The agency, though, may simply be responding to the flip side of the problem: sloppy or incomplete drug applications. "I call it founder's syndrome," says one executive. "They discovered the drug, they are convinced it works, and they don't have anyone on their board who will question that assumption. So when the FDA tells them to slow down, they ignore them." This attitude really irks Tamar D. Howson, senior vice-president for corporate development at Bristol-Myers Squibb Co. (BMY ), which owns 20% of ImClone. "I wish someone would invent a pill that would shrink the size of a biotech CEO's ego," she said at a recent industry forum.
These conflicts have come to a head in the cancer arena. Many oncology drugs have been approved on the basis of early stage clinical trials that involved only 100 or so patients and no control group, in which patients receive a placebo. In such trials, the patients must be "refractory," meaning they have failed all standard therapies. Rather than demonstrate that the drug significantly extends life--a tough proof in such patients--the trials needed only to show that the tumor shrank in size.
There are two problems with such trials. The company must have a rigid protocol for determining if, indeed, the patients failed standard treatment, and an equally rigid standard for measuring tumor shrinkage. All of this becomes that much murkier with many of the new drugs, such as ImClone's Erbitux, that are meant to be used in combination with existing chemotherapy.
But many biotech executives insist there is nothing murky about the goal. "It is really, really hard to shrink a solid tumor," says Dr. Susan Desmond-Hellman, executive vice-president for product development at Genentech Corp. (DNA ) "Sure, survival is a wonderful endpoint, but those studies are very long and take lots of patients."
Companies have another major concern: cost. Getting through all three phases of clinical trials typically required for a new drug approval can run anywhere from $300 million to $800 million. "Everybody underestimates the cost of drug development," warns Idec Pharmaceuticals CEO William H. Rastetter.
The FDA feels that companies rushing their trials bring many of the problems on themselves. Kathryn C. Zoon, director of the agency's Center for Biologics Evaluation & Research (CBER), which reviews most biotech drugs, concedes that the FDA often works closely with companies to design pivotal clinical trials--only to ask for more data later. But, she says, "we try to caution that those agreements are pending only if there are no untoward adverse events." No matter how comfortable the FDA feels about a trial initially, surprises can change its view. "We don't usually pull these things out randomly," says Zoon.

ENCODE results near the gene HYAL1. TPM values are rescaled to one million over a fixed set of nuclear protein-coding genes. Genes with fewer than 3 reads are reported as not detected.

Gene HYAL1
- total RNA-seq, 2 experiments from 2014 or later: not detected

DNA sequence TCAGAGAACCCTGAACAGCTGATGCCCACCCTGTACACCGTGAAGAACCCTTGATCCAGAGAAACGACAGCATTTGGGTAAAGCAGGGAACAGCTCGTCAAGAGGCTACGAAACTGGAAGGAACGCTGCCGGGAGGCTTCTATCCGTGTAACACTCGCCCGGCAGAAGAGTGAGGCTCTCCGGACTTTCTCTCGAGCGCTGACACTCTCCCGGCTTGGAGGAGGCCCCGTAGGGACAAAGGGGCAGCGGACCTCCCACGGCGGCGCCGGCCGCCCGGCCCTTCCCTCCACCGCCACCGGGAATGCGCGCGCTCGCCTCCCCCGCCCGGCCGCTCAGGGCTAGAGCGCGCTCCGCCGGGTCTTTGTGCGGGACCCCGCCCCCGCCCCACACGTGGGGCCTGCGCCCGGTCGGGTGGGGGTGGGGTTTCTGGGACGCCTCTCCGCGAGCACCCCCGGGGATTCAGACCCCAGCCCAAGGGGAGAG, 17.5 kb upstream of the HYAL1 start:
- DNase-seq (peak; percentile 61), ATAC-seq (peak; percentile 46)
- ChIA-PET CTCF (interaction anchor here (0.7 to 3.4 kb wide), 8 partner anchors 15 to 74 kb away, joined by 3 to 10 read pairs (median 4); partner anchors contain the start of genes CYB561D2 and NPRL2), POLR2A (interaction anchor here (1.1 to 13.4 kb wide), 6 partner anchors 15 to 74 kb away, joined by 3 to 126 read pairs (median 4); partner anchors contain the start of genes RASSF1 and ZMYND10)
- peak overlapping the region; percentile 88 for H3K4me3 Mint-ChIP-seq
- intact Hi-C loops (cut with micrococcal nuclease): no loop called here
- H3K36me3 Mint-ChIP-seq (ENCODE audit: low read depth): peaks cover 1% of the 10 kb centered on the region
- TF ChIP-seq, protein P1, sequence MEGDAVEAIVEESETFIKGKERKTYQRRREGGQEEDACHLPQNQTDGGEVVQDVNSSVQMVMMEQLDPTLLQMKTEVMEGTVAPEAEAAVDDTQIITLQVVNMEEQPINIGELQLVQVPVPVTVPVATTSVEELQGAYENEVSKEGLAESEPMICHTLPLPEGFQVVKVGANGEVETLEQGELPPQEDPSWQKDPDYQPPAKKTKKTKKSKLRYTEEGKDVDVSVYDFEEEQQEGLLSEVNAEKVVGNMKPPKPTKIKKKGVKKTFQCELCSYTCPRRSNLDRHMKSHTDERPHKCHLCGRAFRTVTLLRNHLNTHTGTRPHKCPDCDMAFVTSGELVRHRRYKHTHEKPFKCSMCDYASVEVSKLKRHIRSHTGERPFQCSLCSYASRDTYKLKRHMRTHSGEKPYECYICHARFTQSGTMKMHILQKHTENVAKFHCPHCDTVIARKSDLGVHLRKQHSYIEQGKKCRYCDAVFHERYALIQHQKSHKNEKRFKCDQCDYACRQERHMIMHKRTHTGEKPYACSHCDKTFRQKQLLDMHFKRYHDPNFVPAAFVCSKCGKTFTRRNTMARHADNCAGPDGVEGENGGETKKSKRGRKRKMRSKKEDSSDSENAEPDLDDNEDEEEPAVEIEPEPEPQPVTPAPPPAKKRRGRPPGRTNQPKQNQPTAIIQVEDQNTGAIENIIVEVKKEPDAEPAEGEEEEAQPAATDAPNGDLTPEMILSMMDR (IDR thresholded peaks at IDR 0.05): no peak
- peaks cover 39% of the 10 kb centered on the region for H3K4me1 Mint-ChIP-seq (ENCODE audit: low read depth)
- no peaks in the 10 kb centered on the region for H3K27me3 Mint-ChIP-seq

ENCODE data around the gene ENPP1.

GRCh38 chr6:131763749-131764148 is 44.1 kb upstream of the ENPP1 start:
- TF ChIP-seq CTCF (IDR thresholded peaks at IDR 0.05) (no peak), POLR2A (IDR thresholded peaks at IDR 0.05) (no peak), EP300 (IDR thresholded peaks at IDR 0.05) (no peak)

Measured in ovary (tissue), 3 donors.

And the agency can move boldly. Last spring, it approved Novartis' (NVS ) Gleevec drug for a particularly deadly form of leukemia in a record 3 1/2 months, based on only a very small, early stage trial, with no control arm, and tumor response as the endpoint. In 1998, the agency stunned COR Therapeutics Inc. (CORR ) when it approved Integrilin, for angina, after an outside review panel had raised concerns about the drug. The FDA sometimes overrules its outside panel's approval recommendation (witness Natrecor) but rarely ignores a negative review. COR, recently acquired by Millennium Pharmaceuticals, had no idea the FDA would vote in its favor, says Kaillian, then CEO of COR: "A company's relationship with the FDA is always extremely fluid."
The industry would like less wobble. Carl B. Feldbaum, president of the Biotech Industry Organization, says "biotech companies don't want to decrease the rigor of the process, but they want to make it a little more predictable. There are many complaints of inconsistency throughout the agency." He would like to see more definitive guidelines for clinical trials, so companies are clearer on what is required. In general, the FDA feels no compulsion to respond to such criticism. But a top official bristles at this argument. "What's happening is that companies are giving less complete data," he insists.
Many of these issues might be more easily resolved if the FDA had a commissioner. President George W. Bush has yet to name a permanent head for the huge agency, although on Feb. 25 he did appoint a deputy commissioner--a veterinarian, Lester M. Crawford--to act as senior official until the real thing comes along. Staffers are likely to be extremely cautious without any guidance from the top, say executives. That caution may well be warranted, but while the biotech industry and the FDA point fingers, patients continue to suffer.
|Corrections and Clarifications "New drugs: Why so many delays?" (Science & Technology, Mar. 11) said Chiron Corp.'s HIV blood test, Procleix, was pending Food & Drug Administration approval. The drug was approved on Feb. 28, a year after the application was filed and a day after BusinessWeek's issue went to press.|
By Catherine Arnst in New York, with John Carey in Washington and Arlene Weintraub in Los Angeles